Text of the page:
Tue, Dec

Rory ODonnell and the Kenedys

historical fiction


Although a novel, this is a powerful history for it's an all inclusive look at America emerging victorious from WWII only to leave future generations with the current mess resulting from decisions made and actions taken during the period covered by this book. Buy the Book

 This was the period during which Americans killed their President, a Senator, and a Civil Rights Leader, lost China and Cuba to the Communists, narrowly avoided a nuclear war, a time when  England and France were shorn of their colonial empires, when street gangs emerged in our deteriorating cities, when unfaithful marriages led to divorce and much, much more.
    When hard-of-hearing Rory enters the turbulent post-war era as a newspaper reporter, readers will be engrossed by the behind-the scenes historical content intertwined with the changing lifestyles of America's families.
    The story portrays an unprepared America dominating the world stage during the turbulent times beginning with the emergence of an independent Israel, through the Korean War and the initial stages of Vietnam.
    A rare assignment sends cub reporter Rory to DC, where he meets and befriends the Kennedys, a friendship that lasts until Bobby's assassination.
    Between RFK and Rory's boss Suds Malloy, Rory becomes a top political reporter for the Philadelphia Bulletin and later the Chicago Tribune.
    A boyhood friend Aaron Rosenberg volunteers for Israel's Haganah and becomes one of Rory's sources for happenings in the Middle East.
    Meanwhile, Rory's biracial cousin covers Martin Luther King and the Civil Rights era. 


The grandson of Big John Meehan from Sligo, Mary Ellen McLaughlin-Keane from Galway, Bridget Munnelly from Mayo, and Matthew Smith from Cavan ended up with the least recognized Irish name of them all. I can’t begin to tell you how many times, I’ve been asked, “Smith, huh! English … right?” When I meet up with my ancestor Mac an Gabhann—the one who anglicized our family name to Smith—he and I are going to have words. Even my wife, Elizabeth McCarthy McGinty Smith, would’ve retained her maiden name if such a thing were fashionable when we were wed.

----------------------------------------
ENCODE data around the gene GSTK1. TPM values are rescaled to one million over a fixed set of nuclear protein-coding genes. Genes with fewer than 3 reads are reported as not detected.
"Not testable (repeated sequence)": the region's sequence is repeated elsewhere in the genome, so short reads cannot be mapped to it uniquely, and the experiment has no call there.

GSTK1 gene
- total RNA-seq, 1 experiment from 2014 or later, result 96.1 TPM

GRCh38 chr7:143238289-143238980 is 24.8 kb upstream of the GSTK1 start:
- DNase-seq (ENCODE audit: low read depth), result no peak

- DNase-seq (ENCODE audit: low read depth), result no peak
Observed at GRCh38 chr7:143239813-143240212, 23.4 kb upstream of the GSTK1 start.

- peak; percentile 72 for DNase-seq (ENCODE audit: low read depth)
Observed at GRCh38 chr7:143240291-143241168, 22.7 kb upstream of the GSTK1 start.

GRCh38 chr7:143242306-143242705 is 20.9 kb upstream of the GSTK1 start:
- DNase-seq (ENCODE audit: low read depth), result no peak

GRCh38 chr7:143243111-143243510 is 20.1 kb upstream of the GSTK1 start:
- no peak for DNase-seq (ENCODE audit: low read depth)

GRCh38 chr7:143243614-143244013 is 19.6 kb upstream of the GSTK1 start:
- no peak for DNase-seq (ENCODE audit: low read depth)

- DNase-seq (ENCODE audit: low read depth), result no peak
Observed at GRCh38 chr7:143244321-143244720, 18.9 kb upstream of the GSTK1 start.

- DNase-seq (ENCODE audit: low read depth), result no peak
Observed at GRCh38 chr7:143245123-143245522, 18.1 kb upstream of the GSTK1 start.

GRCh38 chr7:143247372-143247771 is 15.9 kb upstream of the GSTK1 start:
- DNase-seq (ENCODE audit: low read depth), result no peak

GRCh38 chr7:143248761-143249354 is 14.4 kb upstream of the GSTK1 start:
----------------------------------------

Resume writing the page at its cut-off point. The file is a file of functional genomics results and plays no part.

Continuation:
Before I continue on to the little I’ve accomplished in life, there are a few items from my family history that need emphasizing. The Smith homestead in Beagh Upper, Parish of Upper Killenkere, was “situate” within 200 yards of where General Phil Sheridan was born. And since, my uncles have stated that their grandmother was a Sheridan, well … you do the math. If you have an issue with that, there’s no sense going into the story Big John Meehan told of my Galway-born grandmother being related to a member of Columbus’s crew.
    When I began writing narrative-history, I didn’t plan to write the complete Irish-American Story, it just happened, or it will happen when later this year I add, The Revolutionary War Irish to the series.

    An interest in the Druids and ancient Celts formed into a book when I learned the Celts invaded Rome in circa 500 BCE. This was followed by The Life and Times of Liam O’Donnell: which began as a tale of growing up Irish-Catholic in Philadelphia, then grew to an epic, including the major battles and events of WWII. Since the Liam book needed a companion, I wrote its sequel, Rory O’Donnell and the Kennedys to add the Korean War, Civil Rights, and Vietnam. The Last of the Fenians began as a whimsical tale about the Irish Republican Brotherhood stealing the Titanic’s sister ship; until, I stumbled across the fact that the first-formed Irish Division (the 10th)  fought in Gallipoli. The book then took off on a path of its own through WWI, the Anglo-Irish War, The Treaty, Ulster, ending with Michael Collins’ assassination in the Irish Civil War. As an aside, both my father and my Grandfather Smith were in Ireland during that period. Now I couldn’t let my likely cousin, Phil Sheridan, off easily, therefore; he became one of the main characters in The Civil War’s Valiant Irish. That’s when I realized I wasn’t just writing individual books, but the complete series about Irish-American accomplishments.